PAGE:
Nature of Carbon-Halogen Bond

In this section, we will learn about the nature of Carbon-Halogen Bond and the trends observed in Electronegativity, Bond Polarity, Bond Length, Bond Enthalpy and the Dipole Moment. 

Nature of Carbon-Halogen Bond

Halogens on forming a covalent bond with Carbon pulls the electrons in the bond towards itself. This property is known as the electronegativity. The unequal sharing of the electron cloud results in electron-deficient Carbon to get a partial positive charge denoted as (delta)+ and the electron-rich halogen atom to get a partial negative charge shown as (delta)-. This charge separation results in making Carbon-halogen bond, a polar covalent bond.

Electronegativity

polar covalent bond electronegativity difference

Electronegativity value changes with the atomic size and the atomic number. It increases if we go from left to right and from bottom to top of the periodic table making Fluorine the most electronegative element. Linus Pauling assigned it a value of 4 and calculated the electronegativity values of other elements relative to Fluorine. This scale is called Pauling scale of electronegativity.

In general, a bond of Carbon with more a electronegative element from group 15-17 is considered polar with Carbon carrying (delta)+ charge. However, when carbon forms a bond with metal atoms, its polarity is reversed as Carbon is now more electronegative and thereby carries a (delta)- charge.

Electronegativity difference to predict nature of bond

Electronegativity difference is a great tool to predict the nature of bond whether it is polar, non-polar or ionic. If it is less than 0.5, then it is a non-polar covalent bond. Example, Carbon-Hydrogen or Hydrogen-Hydrogen. If electronegativity difference is in the range of 0.5-2, the bond is a polar covalent bond. A carbon-halogen bond is a perfect example so is the hydrogen-fluorine bond. For values above 2, the bond is an ionic bond. For example, Silver Fluoride, Potassium Fluoride, Sodium Bromide and Sodium Chloride. Therefore, due to decreasing electronegativity of the halogens, as we go down the group 17 of the periodic table, a Carbon-Fluorine Bond is found to be the most polar followed by Carbon-Chlorine, Carbon-Bromine and least is for Carbon-Iodine.

Nature of Carbon-Iodine bond

nature of carbon halogen bond

If you take a look at the electronegativity values of Carbon and Iodine; for both, it is 2.5. That means, there is not much difference in the electronegativity, and hence, it would be treated as a non-polar bond. However, polarity not only depends on the electronegativity difference but also on the polarizability of the atoms involved in a covalent bond.

'Polarizability is the ability of the electrons in the atom to distort or shift due to external influences.' It could be an external electric field or presence of polar molecules nearby. Iodine due to its position in the periodic table has large size due to the involvement of more shells and therefore, the higher number of electrons. The large size makes it difficult for the attractive force of the nucleus to pull the outside electrons towards itself thereby decreasing the nuclear charge. These outside electrons are therefore available for distortion or dispersion depending on the nature of the surrounding medium.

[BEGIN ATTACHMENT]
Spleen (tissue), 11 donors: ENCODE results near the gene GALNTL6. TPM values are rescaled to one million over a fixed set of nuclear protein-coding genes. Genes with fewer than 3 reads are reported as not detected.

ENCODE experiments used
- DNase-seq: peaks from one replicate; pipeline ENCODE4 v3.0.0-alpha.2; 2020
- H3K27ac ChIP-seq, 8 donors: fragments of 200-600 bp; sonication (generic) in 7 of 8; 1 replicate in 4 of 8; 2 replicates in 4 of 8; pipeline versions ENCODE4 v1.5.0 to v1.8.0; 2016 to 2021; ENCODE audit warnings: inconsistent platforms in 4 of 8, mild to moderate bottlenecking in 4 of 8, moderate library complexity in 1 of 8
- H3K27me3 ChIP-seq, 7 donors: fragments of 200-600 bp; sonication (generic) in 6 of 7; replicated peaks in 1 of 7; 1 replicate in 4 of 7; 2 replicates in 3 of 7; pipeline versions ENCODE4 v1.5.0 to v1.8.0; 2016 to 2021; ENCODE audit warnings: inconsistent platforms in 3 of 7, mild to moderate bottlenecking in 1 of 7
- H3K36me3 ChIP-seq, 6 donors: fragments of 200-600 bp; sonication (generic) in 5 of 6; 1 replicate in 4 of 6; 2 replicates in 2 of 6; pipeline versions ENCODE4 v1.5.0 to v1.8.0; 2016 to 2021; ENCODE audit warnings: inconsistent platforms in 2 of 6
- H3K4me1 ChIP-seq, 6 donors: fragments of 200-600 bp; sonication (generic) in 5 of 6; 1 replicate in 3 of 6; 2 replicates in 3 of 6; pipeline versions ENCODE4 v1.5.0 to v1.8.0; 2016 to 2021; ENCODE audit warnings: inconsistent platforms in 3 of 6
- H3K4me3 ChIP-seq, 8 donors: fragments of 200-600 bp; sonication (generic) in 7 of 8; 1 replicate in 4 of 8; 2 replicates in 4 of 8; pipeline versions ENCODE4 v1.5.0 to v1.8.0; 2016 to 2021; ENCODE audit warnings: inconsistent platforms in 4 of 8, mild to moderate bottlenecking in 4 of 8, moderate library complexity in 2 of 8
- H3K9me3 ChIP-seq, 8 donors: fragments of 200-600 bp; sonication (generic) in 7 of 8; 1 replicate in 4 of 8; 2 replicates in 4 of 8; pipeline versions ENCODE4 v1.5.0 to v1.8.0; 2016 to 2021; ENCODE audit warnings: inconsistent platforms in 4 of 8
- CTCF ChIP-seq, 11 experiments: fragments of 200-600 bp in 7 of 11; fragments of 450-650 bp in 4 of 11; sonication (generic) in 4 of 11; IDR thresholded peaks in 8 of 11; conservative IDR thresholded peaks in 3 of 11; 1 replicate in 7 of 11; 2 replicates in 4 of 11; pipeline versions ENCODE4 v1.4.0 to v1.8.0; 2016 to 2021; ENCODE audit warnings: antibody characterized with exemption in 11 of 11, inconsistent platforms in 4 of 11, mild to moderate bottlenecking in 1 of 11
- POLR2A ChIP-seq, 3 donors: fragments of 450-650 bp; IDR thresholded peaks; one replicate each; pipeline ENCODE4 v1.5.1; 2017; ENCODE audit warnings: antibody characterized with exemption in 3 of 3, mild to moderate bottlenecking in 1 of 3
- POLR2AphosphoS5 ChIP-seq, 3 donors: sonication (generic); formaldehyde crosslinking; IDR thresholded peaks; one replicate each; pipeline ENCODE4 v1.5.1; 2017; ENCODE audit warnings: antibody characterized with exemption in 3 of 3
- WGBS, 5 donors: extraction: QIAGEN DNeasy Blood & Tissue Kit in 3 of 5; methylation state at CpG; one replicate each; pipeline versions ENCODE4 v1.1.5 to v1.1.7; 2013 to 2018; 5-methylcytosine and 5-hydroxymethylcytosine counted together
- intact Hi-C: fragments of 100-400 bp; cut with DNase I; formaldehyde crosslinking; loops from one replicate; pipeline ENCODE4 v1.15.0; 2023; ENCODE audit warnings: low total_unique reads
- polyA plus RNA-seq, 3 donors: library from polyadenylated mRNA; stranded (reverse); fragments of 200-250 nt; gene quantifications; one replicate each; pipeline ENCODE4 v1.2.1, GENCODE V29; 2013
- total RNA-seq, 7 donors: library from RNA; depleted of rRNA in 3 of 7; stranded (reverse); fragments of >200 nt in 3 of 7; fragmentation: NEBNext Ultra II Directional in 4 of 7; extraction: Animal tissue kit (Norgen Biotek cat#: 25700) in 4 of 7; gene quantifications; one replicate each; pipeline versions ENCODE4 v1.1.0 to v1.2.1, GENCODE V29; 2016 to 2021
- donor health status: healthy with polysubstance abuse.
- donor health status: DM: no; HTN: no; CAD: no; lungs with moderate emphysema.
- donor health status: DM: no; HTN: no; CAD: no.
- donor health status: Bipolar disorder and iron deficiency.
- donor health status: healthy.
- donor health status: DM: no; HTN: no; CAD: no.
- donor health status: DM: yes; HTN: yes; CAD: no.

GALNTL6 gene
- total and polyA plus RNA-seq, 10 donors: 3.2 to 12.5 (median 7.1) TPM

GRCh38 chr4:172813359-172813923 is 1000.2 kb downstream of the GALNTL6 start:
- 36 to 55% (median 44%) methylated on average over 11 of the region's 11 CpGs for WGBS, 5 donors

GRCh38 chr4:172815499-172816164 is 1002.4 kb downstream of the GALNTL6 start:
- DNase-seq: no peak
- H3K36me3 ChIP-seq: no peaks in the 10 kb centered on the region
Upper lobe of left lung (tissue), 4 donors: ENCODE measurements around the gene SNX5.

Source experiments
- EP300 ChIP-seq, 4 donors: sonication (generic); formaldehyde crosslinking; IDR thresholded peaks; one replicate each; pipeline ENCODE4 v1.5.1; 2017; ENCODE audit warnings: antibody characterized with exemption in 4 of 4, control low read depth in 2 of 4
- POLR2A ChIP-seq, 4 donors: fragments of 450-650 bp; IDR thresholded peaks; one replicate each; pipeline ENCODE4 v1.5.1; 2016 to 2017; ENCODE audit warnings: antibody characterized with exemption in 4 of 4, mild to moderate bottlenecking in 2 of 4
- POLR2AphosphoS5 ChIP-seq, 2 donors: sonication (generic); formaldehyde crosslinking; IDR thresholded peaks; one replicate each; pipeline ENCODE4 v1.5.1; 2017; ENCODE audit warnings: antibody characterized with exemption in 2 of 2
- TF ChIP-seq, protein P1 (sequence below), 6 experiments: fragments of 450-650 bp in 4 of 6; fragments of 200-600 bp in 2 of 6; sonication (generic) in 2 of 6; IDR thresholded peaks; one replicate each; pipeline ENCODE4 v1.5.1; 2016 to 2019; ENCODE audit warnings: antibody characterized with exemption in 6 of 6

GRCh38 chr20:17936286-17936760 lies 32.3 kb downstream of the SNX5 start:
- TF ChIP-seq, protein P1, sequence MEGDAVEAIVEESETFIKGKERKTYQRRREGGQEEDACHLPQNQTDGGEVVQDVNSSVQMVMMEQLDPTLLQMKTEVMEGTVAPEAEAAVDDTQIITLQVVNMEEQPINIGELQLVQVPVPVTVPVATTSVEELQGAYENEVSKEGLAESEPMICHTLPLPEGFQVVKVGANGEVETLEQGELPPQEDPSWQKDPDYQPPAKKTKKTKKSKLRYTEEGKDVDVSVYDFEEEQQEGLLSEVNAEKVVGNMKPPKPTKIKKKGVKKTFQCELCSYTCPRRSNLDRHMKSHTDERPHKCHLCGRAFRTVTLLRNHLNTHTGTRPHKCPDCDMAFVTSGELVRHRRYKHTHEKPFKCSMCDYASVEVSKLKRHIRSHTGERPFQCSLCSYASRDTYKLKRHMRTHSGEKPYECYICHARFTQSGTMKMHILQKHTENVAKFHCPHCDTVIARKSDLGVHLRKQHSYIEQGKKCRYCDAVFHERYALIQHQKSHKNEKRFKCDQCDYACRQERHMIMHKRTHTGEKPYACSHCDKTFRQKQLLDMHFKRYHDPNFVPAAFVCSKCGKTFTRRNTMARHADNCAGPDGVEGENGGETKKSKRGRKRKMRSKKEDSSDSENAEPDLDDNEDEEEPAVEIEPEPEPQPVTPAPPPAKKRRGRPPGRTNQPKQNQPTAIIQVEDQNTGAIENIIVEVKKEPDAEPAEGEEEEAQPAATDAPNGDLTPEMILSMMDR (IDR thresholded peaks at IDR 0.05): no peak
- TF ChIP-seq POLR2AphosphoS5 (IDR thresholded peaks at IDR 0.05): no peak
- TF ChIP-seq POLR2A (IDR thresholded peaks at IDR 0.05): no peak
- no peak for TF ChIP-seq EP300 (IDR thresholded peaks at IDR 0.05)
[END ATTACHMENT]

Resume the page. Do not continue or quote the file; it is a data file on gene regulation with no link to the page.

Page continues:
Let us take the example of Methyl Iodide which is a Carbon-Iodine bond. Even though there is no electronegativity difference between them, it has a polarizable atom, Iodine. So in a chemical reaction, due to the presence of the other polar molecules in the reaction medium, the polarity is induced in Carbon-Iodine bond. Iodine being a polarizable atom would pull the electron clouds towards itself carrying a partial negative charge and carbon, partial positive charge thereby making Carbon-Iodine a polar bond.

Two things we learned here, that electronegativity and polarizability of halogen influence the polarity of carbon-halogen bond and also, electronegativity and bond polarity decrease if we go down in a group from Fluorine to Chlorine, Bromine, and Iodine. 

Bond length

Another change that happens is in the bond length. As new shells are added to the group, and size of the halogen increases; and on forming a bond with Carbon, its bond length would also increase. As Fluorine is the smallest element and Iodine, the largest, Carbon-Fluorine Bond would be smallest and Carbon-Iodine bond the longest. 

Bond Enthalpy of Carbon-Halogen Bond

Due to the increasing bond length between the Carbon-Halogen, the energy required to break such a bond would be least. This energy is called bond enthalpy and it minimum for Carbon-Iodine bond and maximum for, smallest Carbon-Fluorine Bond. As bond enthalpy is high for Fluoroalkanes, it is highly unreactive, and Iodoalkanes are very reactive.

Dipole moment

Another physical property affected by the bond polarity is the dipole moment. Dipole moment calculates the total molecular polarity by taking into consideration the electronegativity difference leading to separation of charges and the distance between the two charges (µ= q xd). As electronegativity and the bond polarity decreases from Fluorine to Iodine, the dipole moment is expected to decrease. However, the dipole moment of Chloromethane is greater than that of Fluoromethane because the bond length of the Carbon-Fluorine is shortest even though it is the most polar.

Attempt this quiz to check your understanding of this concept.

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